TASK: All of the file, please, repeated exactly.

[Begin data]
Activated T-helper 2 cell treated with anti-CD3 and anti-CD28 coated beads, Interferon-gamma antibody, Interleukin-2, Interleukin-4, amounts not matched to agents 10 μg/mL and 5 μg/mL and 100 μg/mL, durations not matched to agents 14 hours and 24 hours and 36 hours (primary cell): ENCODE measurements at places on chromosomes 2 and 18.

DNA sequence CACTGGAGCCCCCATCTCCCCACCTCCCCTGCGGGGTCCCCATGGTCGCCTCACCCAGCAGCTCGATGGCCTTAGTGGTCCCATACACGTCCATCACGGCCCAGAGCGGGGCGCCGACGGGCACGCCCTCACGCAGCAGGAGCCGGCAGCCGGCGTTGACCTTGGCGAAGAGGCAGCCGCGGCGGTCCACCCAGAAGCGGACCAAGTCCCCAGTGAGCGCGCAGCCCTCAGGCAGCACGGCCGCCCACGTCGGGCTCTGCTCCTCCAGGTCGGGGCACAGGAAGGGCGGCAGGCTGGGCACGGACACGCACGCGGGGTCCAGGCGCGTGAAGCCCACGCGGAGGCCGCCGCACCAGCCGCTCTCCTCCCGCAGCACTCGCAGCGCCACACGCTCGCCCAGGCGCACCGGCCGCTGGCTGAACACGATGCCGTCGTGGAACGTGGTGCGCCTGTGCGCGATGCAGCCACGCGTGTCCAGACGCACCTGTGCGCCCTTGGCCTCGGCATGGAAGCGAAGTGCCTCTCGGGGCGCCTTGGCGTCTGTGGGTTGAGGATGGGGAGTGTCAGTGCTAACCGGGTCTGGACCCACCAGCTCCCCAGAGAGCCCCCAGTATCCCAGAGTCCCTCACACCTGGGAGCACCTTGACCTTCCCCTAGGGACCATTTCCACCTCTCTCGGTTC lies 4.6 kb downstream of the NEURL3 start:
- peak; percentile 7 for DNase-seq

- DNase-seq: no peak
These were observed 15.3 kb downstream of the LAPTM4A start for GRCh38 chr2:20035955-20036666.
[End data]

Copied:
Activated T-helper 2 cell treated with anti-CD3 and anti-CD28 coated beads, Interferon-gamma antibody, Interleukin-2, Interleukin-4, amounts not matched to agents 10 μg/mL and 5 μg/mL and 100 μg/mL, durations not matched to agents 14 hours and 24 hours and 36 hours (primary cell): ENCODE measurements at places on chromosomes 2 and 18.

DNA sequence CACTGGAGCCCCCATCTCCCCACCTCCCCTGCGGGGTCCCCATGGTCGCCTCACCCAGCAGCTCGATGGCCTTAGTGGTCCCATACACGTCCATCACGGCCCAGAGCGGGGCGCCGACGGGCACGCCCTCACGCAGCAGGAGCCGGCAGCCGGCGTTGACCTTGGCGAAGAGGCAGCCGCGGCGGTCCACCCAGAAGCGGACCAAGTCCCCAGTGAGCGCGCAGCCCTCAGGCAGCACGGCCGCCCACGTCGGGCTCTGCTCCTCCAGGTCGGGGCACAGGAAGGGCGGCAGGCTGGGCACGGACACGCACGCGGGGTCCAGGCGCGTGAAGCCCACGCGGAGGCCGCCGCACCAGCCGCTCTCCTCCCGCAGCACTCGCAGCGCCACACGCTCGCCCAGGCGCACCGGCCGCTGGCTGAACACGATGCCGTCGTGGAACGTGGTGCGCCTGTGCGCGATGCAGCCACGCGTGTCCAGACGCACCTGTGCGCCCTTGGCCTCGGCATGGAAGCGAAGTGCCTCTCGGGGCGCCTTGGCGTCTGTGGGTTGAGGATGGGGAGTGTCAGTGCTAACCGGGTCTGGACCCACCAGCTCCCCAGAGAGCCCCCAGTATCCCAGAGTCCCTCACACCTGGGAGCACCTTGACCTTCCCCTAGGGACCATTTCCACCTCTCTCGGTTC lies 4.6 kb downstream of the NEURL3 start:
- peak; percentile 7 for DNase-seq

- DNase-seq: no peak
These were observed 15.3 kb downstream of the LAPTM4A start for GRCh38 chr2:20035955-20036666.